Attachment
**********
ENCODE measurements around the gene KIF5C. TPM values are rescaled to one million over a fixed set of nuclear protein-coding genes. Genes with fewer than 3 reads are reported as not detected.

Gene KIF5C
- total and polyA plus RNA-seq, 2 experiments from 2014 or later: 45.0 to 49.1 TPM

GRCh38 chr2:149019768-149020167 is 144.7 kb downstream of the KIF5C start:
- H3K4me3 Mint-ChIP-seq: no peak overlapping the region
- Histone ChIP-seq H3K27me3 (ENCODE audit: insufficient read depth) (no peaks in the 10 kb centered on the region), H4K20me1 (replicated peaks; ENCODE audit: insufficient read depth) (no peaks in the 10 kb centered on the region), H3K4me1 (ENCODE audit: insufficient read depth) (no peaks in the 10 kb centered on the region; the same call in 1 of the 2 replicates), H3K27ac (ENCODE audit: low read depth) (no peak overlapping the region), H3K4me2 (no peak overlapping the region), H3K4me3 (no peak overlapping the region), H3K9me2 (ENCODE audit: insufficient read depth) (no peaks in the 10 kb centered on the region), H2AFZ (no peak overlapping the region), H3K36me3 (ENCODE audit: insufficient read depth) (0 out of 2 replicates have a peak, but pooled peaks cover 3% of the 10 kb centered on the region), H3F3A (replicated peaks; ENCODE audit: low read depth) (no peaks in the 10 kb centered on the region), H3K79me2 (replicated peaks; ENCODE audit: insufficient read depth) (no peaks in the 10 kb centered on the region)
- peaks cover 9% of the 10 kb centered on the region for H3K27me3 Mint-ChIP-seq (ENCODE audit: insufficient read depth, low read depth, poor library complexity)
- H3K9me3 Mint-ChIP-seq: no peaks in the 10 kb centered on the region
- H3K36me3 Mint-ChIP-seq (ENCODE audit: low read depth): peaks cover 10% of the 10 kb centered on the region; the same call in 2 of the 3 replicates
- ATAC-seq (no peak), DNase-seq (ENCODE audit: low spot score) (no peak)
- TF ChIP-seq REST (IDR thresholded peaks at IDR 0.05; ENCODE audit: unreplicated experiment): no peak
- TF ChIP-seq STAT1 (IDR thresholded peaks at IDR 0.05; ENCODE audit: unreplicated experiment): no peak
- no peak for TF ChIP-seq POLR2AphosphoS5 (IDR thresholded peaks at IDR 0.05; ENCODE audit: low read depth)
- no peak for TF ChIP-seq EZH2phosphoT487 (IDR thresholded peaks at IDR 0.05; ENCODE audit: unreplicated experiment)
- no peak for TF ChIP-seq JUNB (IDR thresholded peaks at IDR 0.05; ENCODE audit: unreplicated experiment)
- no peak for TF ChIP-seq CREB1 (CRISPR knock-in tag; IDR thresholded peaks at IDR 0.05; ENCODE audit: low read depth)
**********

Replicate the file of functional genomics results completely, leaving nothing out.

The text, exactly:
ENCODE measurements around the gene KIF5C. TPM values are rescaled to one million over a fixed set of nuclear protein-coding genes. Genes with fewer than 3 reads are reported as not detected.

Gene KIF5C
- total and polyA plus RNA-seq, 2 experiments from 2014 or later: 45.0 to 49.1 TPM

GRCh38 chr2:149019768-149020167 is 144.7 kb downstream of the KIF5C start:
- H3K4me3 Mint-ChIP-seq: no peak overlapping the region
- Histone ChIP-seq H3K27me3 (ENCODE audit: insufficient read depth) (no peaks in the 10 kb centered on the region), H4K20me1 (replicated peaks; ENCODE audit: insufficient read depth) (no peaks in the 10 kb centered on the region), H3K4me1 (ENCODE audit: insufficient read depth) (no peaks in the 10 kb centered on the region; the same call in 1 of the 2 replicates), H3K27ac (ENCODE audit: low read depth) (no peak overlapping the region), H3K4me2 (no peak overlapping the region), H3K4me3 (no peak overlapping the region), H3K9me2 (ENCODE audit: insufficient read depth) (no peaks in the 10 kb centered on the region), H2AFZ (no peak overlapping the region), H3K36me3 (ENCODE audit: insufficient read depth) (0 out of 2 replicates have a peak, but pooled peaks cover 3% of the 10 kb centered on the region), H3F3A (replicated peaks; ENCODE audit: low read depth) (no peaks in the 10 kb centered on the region), H3K79me2 (replicated peaks; ENCODE audit: insufficient read depth) (no peaks in the 10 kb centered on the region)
- peaks cover 9% of the 10 kb centered on the region for H3K27me3 Mint-ChIP-seq (ENCODE audit: insufficient read depth, low read depth, poor library complexity)
- H3K9me3 Mint-ChIP-seq: no peaks in the 10 kb centered on the region
- H3K36me3 Mint-ChIP-seq (ENCODE audit: low read depth): peaks cover 10% of the 10 kb centered on the region; the same call in 2 of the 3 replicates
- ATAC-seq (no peak), DNase-seq (ENCODE audit: low spot score) (no peak)
- TF ChIP-seq REST (IDR thresholded peaks at IDR 0.05; ENCODE audit: unreplicated experiment): no peak
- TF ChIP-seq STAT1 (IDR thresholded peaks at IDR 0.05; ENCODE audit: unreplicated experiment): no peak
- no peak for TF ChIP-seq POLR2AphosphoS5 (IDR thresholded peaks at IDR 0.05; ENCODE audit: low read depth)
- no peak for TF ChIP-seq EZH2phosphoT487 (IDR thresholded peaks at IDR 0.05; ENCODE audit: unreplicated experiment)
- no peak for TF ChIP-seq JUNB (IDR thresholded peaks at IDR 0.05; ENCODE audit: unreplicated experiment)
- no peak for TF ChIP-seq CREB1 (CRISPR knock-in tag; IDR thresholded peaks at IDR 0.05; ENCODE audit: low read depth)